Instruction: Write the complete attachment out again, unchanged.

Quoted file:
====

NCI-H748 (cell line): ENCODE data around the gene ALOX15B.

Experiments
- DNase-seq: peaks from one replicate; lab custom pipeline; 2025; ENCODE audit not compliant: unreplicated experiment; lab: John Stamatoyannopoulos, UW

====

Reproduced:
NCI-H748 (cell line): ENCODE data around the gene ALOX15B.

Experiments
- DNase-seq: peaks from one replicate; lab custom pipeline; 2025; ENCODE audit not compliant: unreplicated experiment; lab: John Stamatoyannopoulos, UW